The Sinhala New Year season is a season of happiness, relaxation and fun. New clothes, food, and games are a part of the New Year celebrations. Families get together and engage in various traditional games and sports during their leisure time.
Among these games there are a variety of them suitable for different age groups. Some are indoor games whilst some are outdoor games. However today, these traditional games are fading away. Many do not engage in them. Most of the younger generation only know these games by name. Hence, we will present to you some interesting and lesser known facts about our traditional games.
According to historical texts the history of sports and games in Sri Lanka goes back to the historic period, which means to the Anuradhapura Period. Based on these details it seems that there were a few number of games that were mainly or only for royals and the elite while there were a large number of games that the public and the royals both had in common.
Games that were popular among the public are called folk games.
Although these folk games could be played during any time of the year, they were commonly played during the April New Year season. People were relaxed during the New Year season and were enjoying success after the harvest. It was like a time of leisure after a long year of hard work. Hence, families and friends would unite and engage in these games. Most of them are played outdoors and require a large space, which was abundant in a typical Sri Lankan village. The equipment used was made out of fruits, seeds, wood, and natural materials such as reed or dried leaves.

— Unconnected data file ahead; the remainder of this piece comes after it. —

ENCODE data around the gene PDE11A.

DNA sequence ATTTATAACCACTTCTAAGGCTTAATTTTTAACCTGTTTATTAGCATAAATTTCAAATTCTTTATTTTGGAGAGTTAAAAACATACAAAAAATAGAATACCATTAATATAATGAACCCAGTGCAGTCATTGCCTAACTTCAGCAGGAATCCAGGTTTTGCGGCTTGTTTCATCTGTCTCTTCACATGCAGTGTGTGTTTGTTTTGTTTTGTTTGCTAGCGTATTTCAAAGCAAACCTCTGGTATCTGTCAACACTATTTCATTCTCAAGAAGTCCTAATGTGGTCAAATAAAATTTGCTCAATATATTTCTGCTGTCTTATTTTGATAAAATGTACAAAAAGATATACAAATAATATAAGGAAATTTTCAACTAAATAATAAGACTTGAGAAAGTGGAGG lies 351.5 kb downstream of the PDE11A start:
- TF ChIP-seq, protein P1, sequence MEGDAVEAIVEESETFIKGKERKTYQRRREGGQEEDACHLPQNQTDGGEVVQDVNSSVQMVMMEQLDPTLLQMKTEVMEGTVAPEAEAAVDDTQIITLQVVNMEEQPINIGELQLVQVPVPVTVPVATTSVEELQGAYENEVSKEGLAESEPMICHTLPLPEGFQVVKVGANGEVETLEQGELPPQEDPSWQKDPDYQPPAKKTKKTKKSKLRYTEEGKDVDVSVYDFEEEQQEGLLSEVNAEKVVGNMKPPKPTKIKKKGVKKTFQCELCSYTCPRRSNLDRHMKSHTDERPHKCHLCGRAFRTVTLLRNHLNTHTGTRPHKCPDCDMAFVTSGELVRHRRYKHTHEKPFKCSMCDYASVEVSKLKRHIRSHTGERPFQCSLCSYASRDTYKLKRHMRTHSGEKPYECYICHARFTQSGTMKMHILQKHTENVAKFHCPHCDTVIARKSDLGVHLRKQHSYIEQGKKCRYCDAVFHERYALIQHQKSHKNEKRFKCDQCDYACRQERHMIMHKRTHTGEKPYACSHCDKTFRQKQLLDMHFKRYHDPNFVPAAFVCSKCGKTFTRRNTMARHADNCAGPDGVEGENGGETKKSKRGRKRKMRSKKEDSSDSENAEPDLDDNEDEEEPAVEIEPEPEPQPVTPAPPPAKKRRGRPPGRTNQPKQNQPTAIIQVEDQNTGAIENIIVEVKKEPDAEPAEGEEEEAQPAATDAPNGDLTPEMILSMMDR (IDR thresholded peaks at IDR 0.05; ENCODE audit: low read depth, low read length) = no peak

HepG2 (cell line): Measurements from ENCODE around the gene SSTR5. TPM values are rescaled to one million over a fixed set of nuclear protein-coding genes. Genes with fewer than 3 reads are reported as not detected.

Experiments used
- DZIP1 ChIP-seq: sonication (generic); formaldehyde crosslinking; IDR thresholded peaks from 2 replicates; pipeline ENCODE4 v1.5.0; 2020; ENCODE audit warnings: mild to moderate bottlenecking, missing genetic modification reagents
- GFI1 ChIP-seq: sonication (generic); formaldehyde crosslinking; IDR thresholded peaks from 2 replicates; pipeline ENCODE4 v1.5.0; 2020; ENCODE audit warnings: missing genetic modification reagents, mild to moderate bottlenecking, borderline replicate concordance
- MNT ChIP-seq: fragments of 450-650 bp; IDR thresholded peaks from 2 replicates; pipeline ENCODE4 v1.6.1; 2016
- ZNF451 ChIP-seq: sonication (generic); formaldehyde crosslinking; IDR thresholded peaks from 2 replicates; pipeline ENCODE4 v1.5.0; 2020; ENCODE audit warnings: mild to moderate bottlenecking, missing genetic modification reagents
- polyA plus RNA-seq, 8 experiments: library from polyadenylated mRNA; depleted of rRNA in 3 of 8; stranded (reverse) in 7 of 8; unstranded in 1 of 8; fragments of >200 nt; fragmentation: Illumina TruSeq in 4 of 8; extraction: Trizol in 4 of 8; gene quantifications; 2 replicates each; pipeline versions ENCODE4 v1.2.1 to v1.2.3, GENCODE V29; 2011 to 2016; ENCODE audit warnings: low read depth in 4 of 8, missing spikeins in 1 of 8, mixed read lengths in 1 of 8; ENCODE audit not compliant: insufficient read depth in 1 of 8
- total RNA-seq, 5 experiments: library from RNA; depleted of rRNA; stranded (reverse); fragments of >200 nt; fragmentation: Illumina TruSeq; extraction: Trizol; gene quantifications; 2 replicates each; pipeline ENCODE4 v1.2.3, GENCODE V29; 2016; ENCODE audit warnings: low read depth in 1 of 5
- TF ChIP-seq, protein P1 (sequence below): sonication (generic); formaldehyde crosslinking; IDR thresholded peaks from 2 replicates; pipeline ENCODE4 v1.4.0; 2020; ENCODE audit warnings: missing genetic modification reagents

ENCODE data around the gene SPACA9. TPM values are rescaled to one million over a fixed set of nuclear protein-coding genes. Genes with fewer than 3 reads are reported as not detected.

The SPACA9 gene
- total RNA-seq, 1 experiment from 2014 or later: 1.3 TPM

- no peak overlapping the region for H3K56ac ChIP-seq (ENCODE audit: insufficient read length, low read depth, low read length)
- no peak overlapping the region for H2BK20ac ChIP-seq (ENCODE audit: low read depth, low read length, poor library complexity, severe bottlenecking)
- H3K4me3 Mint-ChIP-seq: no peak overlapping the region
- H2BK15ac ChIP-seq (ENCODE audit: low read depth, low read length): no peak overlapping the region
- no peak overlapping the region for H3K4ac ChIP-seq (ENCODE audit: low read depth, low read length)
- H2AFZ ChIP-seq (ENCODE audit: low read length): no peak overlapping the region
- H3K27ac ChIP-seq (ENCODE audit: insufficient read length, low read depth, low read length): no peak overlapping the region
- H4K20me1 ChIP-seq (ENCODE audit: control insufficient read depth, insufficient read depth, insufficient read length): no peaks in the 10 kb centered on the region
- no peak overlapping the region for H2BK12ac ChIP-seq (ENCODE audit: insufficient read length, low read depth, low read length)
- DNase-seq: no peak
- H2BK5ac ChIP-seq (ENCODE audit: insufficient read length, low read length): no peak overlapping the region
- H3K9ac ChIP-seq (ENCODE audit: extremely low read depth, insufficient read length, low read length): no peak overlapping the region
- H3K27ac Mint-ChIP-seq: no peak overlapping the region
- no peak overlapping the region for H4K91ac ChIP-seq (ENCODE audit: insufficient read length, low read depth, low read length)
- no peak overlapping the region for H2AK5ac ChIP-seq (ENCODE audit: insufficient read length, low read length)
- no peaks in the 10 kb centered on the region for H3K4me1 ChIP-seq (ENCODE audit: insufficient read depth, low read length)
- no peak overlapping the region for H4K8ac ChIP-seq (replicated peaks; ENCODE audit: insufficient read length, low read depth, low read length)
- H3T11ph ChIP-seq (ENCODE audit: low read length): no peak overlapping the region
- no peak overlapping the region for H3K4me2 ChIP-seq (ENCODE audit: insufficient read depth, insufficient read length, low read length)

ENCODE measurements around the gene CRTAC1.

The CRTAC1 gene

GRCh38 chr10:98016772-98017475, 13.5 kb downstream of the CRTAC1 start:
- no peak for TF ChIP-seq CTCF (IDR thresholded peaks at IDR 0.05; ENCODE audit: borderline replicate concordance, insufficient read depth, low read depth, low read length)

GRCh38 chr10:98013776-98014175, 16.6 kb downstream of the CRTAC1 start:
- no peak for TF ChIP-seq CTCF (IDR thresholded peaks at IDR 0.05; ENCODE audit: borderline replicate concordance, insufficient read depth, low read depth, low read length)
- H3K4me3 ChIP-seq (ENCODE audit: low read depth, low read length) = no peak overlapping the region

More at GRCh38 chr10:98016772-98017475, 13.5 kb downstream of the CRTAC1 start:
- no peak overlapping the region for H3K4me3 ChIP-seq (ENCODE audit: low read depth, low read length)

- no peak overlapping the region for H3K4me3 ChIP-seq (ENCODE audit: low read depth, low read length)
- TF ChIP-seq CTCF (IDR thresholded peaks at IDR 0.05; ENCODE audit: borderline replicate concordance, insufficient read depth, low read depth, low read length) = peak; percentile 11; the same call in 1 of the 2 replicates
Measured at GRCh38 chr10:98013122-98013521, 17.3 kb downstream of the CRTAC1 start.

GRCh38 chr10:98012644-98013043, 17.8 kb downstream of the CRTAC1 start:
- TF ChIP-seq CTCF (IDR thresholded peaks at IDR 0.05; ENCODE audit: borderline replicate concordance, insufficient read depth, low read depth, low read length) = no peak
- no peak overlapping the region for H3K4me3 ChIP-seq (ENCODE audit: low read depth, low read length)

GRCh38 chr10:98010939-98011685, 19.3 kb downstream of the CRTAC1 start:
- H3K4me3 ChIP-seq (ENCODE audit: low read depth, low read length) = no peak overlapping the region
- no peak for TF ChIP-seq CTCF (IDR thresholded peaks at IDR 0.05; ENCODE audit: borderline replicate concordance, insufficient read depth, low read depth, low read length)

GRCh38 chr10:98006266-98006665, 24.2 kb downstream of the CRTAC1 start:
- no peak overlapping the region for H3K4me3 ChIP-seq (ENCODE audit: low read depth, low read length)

Folk games and sports could be categorised into four main types;
- Gal kireema
- Iratu hangeema
- Pancha dameema
- Dolaha dameema
- Olinda keliya (Muthu keliya)
- Pol nelima
- Wala kaju gaseema
- Lunu paneema
- Thachchi paneema
- Elle gaseema
- Bu keliya
- Chak gudu paneema
- Onchili padima
- Porapol gaseema
- An adeema
- Lee keliya
- Kadu harambaya
- Amba ata paneema
- Idok gaseema
- Kata gaseema
(Source – Ape Sanskruthiya by Ven. Panditha Baddegama Wimalawansa Thera)
Out of the many indoor games, olinda keliya is one of the most famous folk games. This board game was popular among women. It is said that this was a game played by royal women and they had used pearls (muthu) instead of olinda. Hence the game was called muthu keliya. Another belief is that olinda keliya has its origin in the cult of Pattini. This is why the game is known to be a game played by women. Although there are no religious rituals performed, the olinda kolombuwa or the poruwa (the board) is not kept on the ground without a mat and also it is not placed on earth.
As the game grew popular among the public, it was not possible for them to afford pearls. Therefore, olinda seeds (Rosary pea), which were commonly seen in villages, were used instead of pearls. There are a large number of folk poems related to this popular board game.
The wooden board used to play it is called the olinda kolombuwa or the olinda poruwa. These are usually made out of ebony wood and beautifully carved. A large number of olinda poruwas are kept in museums all over the island. The Colombo National Museum has a large number of olinda kolombuwas on exhibit. On either side of the poruwa there are usually nine holes in which are placed four beads each.
The players have to shift the beads from one hole to the other and collect the seeds found in the hole immediately after an empty one. Ultimately, the player who can collect the largest amount of olinda beads becomes the winner of the game.
Although this was a widely played game in the past, today olinda keliya is rarely played.